Today, the course offerings include avalanche safety curriculum that’s certified by the American Institute for Avalanche Research and Education (AIARE), a lead institution that sets the national standard for backcountry safety. Per AIARE’s requirements for recreational backcountry travelers, there are three progressive courses: AIARE 1, AIARE Avalanche Rescue, and AIARE 2.
One of the coolest pieces of Backcountry Babes, thought, is that they also offer skills-based courses including a beginner backcountry ski and splitboard tour class and, on the more advanced end, ski and splitboarding mountaineering. The organization’s core is backcountry winter adventure but to fill in the gaps during off-season, women can sign up for mountain biking, cycling, and travel experiences, too.
Fat Girl Running
I met ultrarunner Mirna Valerio when we were both speaking on a panel at the annual Outdoor Retailer tradeshow in Denver, Colorado. Many people first came to know Mirna through a short called “The Mirnavator,” made by REI Co-op, which shares her story of trail racing while overcoming being body shamed and harassed.
Mirna’s leadership started with her blog, called Fat Girl Running, and has evolved into writing a Women’s Running magazine column under the same moniker. She’s also authored a memoir and serves as an ambassador for Skirtsports, Merrell, Hydro Flask and many, many other brands. Furthermore, she founded the Facebook group Fat Girl Running, where women who have felt out-of-place in the running world due to body type, shape or pace can meet and share their stories, trips, tricks, and advice.
Out There Adventures
The mission of Out There Adventures is to dissolve the barriers of outdoor access for LGBTQ youth and young adults while increasing their visibility. The organization was founded by Elyse Rylander, in 2015. She’s since dually debuted the LGBTQ Outdoor Summit, a to connect and educate representatives of the outdoor industry, conservation community and environmental education who are working to reduce LGBTQ barriers, too.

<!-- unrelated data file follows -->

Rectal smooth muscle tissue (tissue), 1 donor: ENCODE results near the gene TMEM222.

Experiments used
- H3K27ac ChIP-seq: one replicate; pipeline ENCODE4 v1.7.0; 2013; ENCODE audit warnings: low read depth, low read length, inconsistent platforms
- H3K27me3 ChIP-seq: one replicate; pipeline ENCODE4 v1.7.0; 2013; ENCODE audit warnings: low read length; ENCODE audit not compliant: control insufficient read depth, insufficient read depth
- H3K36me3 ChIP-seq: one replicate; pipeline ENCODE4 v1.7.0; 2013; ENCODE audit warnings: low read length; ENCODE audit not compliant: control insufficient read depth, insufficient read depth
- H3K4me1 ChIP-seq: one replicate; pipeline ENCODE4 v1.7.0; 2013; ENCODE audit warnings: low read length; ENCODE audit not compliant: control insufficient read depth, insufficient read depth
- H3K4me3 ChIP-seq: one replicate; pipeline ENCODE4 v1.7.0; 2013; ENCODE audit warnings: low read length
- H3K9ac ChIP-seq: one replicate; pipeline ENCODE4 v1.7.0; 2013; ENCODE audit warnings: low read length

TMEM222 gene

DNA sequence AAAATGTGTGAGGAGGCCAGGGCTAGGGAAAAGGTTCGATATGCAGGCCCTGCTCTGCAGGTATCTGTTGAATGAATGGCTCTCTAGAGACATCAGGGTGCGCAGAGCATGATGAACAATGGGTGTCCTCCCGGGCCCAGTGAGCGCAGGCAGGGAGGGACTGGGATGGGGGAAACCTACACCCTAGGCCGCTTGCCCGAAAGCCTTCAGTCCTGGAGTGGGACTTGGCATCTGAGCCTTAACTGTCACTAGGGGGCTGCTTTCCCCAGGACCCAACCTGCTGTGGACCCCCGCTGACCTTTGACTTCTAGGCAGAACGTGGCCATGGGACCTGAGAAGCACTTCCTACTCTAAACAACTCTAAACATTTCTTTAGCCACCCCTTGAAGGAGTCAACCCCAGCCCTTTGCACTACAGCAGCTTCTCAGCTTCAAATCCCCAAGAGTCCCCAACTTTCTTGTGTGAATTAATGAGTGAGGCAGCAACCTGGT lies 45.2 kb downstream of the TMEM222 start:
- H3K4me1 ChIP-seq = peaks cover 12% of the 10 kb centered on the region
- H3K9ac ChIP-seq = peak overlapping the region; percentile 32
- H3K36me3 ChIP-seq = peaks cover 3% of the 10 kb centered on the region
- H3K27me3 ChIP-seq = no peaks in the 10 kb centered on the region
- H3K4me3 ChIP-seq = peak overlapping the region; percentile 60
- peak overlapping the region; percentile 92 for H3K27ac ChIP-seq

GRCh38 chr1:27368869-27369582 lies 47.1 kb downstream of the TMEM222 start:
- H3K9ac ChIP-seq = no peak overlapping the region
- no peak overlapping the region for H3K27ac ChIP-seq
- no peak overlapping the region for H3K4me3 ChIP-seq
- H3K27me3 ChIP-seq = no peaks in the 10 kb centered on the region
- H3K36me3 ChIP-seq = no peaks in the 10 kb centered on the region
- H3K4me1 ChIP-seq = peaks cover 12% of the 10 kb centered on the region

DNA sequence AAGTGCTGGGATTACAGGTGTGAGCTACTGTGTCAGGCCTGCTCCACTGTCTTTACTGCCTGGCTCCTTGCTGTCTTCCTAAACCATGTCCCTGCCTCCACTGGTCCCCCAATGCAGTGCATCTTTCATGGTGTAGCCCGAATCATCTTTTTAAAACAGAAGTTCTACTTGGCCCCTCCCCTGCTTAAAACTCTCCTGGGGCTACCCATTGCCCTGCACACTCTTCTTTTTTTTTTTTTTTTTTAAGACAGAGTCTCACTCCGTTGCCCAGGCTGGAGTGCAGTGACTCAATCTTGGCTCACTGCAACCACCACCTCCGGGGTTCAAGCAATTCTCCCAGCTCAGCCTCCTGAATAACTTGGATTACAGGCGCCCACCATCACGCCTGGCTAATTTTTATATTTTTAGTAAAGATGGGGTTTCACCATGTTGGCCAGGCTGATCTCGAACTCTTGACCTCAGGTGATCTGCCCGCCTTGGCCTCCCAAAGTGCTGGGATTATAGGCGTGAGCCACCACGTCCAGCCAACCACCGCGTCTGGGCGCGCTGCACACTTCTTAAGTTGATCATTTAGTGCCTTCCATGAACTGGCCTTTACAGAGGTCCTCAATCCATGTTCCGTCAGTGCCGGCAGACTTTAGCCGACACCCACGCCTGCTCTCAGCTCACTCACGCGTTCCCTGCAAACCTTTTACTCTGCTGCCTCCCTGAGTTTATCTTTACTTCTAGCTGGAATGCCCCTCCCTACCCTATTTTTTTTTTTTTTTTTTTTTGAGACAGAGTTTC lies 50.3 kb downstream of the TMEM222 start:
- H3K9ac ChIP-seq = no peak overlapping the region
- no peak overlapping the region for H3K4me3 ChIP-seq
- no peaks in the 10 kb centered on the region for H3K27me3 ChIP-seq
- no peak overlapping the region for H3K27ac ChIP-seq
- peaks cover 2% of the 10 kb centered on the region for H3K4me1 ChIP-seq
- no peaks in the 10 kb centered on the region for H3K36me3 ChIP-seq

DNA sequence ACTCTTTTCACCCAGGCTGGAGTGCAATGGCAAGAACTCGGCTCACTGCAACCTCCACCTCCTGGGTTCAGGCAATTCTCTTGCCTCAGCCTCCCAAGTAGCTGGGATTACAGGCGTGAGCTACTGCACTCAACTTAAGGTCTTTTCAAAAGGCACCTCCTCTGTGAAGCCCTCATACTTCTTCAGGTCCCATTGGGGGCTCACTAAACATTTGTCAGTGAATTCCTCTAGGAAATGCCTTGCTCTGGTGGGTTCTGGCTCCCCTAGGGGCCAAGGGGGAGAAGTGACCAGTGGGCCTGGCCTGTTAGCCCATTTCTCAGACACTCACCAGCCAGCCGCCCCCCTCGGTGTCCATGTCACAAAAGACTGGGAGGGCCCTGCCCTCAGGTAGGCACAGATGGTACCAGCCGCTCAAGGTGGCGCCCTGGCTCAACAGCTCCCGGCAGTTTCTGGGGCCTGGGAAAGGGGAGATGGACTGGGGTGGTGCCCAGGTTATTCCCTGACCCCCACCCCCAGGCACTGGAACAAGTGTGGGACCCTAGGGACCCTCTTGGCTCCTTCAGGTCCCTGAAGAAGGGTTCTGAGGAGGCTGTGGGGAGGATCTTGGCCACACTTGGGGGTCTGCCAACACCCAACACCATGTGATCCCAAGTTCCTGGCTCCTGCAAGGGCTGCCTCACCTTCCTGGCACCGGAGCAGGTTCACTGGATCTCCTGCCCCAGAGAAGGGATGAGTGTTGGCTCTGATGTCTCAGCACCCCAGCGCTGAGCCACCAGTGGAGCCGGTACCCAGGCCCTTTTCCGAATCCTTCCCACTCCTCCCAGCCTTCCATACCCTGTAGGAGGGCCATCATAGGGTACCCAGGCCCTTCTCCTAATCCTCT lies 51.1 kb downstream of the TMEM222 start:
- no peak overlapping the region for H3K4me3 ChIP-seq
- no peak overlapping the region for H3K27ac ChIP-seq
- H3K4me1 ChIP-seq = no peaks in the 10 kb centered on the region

Out There Adventures provides a variety of adventure and outdoor conservation work programs for LGBTQ youth in the Pacific Northwest, California, and Oklahoma. The programing is a unique blend of teamwork and outdoor skills, therapeutic support, and following-up post adventure to solidify the community. The organization also hosts virtual adventure challenges.
Tents Without Gents
I co-founded Tents Without Gents alongside Lindsay Gurley, an adventure-based life coach and professional guide. Tents Without Gents facilitates outdoor trips for women with an aim of building confidence in their body and capabilities. Our primary goal is to help foster independence in the outdoors through community support and expert guidance.
We host warm-weather retreats throughout the spring, summer, and fall months including trips tailored to backpacking, canyoneering, rappelling, stand-up paddle boarding, and rock climbing. Most recently, we introduced a new Mother + Daughter Glamping Adventure in Utah’s Greater Zion area—I can’t wait!